success. Following this, an important performance factor is the ability of the dia-
logue manager to cope with errors. This can be measured by the amount of
repaired errors and the efficiency with which repair takes place (e.g., number
of correction turns per error). On a less pragmatic level, initiative can be assessed
by the balance between contributions (e.g., dialogue acts) from each participant.
The dialogue manager’s ability to correct misunderstandings can, for example, be
quantified by counting occurrences of corrected misunderstanding and meta-
communication; several metrics for this purpose are listed in [24].
Contextual appropriateness. This can be related to Grice’s cooperativity principle
[5, 18] and quantified in terms of violations of it—for example, via the contextual
appropriateness parameter [16].
Output modality appropriateness. Similar to the input side, output modality appro-
priateness can be checked on the basis of modality properties [4], taking into
account the interrelations between simultaneous modalities. For example, tex-
tual information may be presented either visually or auditorily but not simulta-
neously audiovisually in order to not confuse the user [41].
Form appropriateness. This refers to the surface form of the output provided to the
user. For example, form appropriateness of spoken output can be measured via
its intelligibility, comprehensibility, or required listening effort. The appropriate-
ness of an embodi ed conversational agent can be assessed by its ability to convey
specific information, including emotions, turn taking backchannels, and so forth.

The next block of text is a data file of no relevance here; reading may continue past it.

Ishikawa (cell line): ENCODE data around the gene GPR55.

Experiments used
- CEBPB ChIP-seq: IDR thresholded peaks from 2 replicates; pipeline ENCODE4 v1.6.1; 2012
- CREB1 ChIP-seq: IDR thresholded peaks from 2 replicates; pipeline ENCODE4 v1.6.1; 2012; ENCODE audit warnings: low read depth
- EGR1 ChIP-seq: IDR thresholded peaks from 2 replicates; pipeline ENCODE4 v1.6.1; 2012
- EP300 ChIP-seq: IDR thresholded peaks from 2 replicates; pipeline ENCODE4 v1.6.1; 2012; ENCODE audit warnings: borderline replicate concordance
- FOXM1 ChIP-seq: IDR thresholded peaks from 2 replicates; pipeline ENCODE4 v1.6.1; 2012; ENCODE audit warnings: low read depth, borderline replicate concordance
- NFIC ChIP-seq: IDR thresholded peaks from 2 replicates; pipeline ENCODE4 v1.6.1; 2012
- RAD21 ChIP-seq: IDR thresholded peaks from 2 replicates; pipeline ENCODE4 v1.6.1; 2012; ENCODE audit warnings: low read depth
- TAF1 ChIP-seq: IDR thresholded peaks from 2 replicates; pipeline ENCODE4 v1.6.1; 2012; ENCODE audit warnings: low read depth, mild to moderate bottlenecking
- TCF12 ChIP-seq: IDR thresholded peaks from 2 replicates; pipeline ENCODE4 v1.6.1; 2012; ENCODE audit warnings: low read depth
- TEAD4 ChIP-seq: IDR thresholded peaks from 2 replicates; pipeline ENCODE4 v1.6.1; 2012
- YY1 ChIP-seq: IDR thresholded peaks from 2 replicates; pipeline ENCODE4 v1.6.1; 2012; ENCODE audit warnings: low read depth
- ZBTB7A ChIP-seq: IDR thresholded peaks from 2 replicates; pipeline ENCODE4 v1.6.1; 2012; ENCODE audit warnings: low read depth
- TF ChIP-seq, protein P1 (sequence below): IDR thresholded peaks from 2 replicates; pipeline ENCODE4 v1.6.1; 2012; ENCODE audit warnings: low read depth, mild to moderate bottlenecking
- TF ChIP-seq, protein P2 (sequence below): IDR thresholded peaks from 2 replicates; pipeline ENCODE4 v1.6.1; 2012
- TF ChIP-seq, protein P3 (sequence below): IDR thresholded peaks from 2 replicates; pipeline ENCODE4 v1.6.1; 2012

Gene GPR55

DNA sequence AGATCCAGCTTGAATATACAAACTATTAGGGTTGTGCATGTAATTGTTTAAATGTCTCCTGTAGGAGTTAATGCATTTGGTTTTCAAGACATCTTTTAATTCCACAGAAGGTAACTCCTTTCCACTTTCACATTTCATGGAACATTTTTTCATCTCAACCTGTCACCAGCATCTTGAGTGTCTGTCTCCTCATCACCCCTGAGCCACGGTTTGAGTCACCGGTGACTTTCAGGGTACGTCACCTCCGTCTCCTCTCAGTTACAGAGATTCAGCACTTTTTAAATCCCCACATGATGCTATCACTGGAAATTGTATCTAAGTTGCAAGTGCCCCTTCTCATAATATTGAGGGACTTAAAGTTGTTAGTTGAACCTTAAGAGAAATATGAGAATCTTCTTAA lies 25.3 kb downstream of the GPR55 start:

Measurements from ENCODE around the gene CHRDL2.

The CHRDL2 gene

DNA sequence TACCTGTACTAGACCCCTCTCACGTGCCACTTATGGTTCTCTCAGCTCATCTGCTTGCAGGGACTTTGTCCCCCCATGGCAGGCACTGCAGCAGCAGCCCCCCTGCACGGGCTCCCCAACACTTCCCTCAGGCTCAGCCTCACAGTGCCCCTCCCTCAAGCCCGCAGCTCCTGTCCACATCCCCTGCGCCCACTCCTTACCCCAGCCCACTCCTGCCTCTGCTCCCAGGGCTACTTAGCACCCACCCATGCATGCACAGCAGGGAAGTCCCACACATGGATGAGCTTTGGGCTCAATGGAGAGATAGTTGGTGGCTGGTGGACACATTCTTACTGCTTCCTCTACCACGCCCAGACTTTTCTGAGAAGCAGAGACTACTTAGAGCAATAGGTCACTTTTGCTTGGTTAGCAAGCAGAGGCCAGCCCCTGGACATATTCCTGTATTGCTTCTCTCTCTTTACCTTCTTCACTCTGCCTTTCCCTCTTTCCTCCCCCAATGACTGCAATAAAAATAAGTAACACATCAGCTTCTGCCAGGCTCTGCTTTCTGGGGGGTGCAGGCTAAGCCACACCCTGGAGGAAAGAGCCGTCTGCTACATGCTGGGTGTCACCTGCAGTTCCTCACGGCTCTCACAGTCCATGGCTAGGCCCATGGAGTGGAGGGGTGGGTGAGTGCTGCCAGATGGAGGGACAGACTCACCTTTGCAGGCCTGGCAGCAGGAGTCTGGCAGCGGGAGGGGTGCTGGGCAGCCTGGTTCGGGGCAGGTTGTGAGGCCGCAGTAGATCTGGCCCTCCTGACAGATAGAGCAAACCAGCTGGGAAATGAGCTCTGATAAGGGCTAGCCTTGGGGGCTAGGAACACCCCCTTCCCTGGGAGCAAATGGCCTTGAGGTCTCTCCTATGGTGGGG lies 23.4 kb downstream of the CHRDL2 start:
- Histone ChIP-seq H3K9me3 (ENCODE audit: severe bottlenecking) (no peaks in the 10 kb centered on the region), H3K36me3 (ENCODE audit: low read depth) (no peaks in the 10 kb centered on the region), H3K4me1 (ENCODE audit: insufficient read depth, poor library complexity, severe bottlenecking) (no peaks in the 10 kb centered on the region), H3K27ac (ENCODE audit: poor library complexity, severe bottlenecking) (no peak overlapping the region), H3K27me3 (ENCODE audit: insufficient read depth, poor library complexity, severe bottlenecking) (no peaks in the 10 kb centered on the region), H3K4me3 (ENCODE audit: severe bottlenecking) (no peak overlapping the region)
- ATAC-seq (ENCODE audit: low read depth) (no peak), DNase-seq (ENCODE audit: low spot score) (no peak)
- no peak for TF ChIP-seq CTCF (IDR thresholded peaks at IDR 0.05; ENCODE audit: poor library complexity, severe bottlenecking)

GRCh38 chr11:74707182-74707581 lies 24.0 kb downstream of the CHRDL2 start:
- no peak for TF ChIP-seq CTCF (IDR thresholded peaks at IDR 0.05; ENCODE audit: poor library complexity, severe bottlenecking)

On the users side, interaction performance can be quantified by the ef fort
required by the user to interact with the system, as well as by the freedom of
interaction. Aspects include
Per ceptual effort. The effort required to decode system messages and understand
and interpret their meaning [51] (e.g., listening or reading effort). Metrics: the
Borg scale [8].
Cognitive workload. The costs of task performance (e.g., necessary information
processing capacity and resources) [47]. An overview of subjective and objec-
tive methods for assessing cognitive workload is given in [50].
Response effort. The physical effort required to communicate with the system—
for example: that nec essary to enter information into a mobile phone.
Metrics: questionnaires and the like [26].
So far, we have limited ourselves to influencing factors and performance metrics.
However, the ultimate aim of a system developer should be to satisfy the user, or
at least to provide acceptable services. According to Hassenzahl and colleagues
[20] the user’s evaluation of a system is influenced by pragmatic and hedonic quality
aspects. These have to be evaluated with the help of real or test users providing
judgments on what they perceive. Such judgments can be seen as “direct” quality
14.5 Quality Aspects 353

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